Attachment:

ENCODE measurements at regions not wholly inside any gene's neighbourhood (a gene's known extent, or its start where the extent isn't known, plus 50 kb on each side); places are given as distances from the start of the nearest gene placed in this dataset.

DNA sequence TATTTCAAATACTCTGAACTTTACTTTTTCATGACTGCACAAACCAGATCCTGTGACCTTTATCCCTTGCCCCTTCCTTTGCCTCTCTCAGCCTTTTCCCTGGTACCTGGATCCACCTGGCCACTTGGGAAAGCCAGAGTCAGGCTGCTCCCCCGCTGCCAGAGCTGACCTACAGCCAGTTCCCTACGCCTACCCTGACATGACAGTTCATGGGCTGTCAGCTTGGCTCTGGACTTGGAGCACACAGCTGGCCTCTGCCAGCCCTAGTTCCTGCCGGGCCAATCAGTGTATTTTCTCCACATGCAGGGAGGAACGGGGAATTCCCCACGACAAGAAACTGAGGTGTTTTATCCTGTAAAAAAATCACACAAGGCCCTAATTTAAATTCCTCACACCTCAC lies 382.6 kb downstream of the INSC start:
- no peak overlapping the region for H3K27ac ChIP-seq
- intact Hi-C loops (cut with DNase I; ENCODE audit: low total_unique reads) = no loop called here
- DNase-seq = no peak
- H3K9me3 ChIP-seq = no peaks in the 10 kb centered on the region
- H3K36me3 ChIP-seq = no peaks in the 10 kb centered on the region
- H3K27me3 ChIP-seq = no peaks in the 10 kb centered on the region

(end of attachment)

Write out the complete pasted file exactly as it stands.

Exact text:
ENCODE measurements at regions not wholly inside any gene's neighbourhood (a gene's known extent, or its start where the extent isn't known, plus 50 kb on each side); places are given as distances from the start of the nearest gene placed in this dataset.

DNA sequence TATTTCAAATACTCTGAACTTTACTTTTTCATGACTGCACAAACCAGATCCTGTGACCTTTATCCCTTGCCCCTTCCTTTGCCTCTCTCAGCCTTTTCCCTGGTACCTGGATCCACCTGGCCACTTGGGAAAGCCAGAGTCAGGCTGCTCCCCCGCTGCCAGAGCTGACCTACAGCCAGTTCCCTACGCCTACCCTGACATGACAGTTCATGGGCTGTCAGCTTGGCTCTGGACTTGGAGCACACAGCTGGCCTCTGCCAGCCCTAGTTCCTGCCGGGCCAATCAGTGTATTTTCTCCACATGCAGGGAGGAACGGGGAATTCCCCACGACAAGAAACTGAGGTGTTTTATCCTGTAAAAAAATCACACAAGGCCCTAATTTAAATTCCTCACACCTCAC lies 382.6 kb downstream of the INSC start:
- no peak overlapping the region for H3K27ac ChIP-seq
- intact Hi-C loops (cut with DNase I; ENCODE audit: low total_unique reads) = no loop called here
- DNase-seq = no peak
- H3K9me3 ChIP-seq = no peaks in the 10 kb centered on the region
- H3K36me3 ChIP-seq = no peaks in the 10 kb centered on the region
- H3K27me3 ChIP-seq = no peaks in the 10 kb centered on the region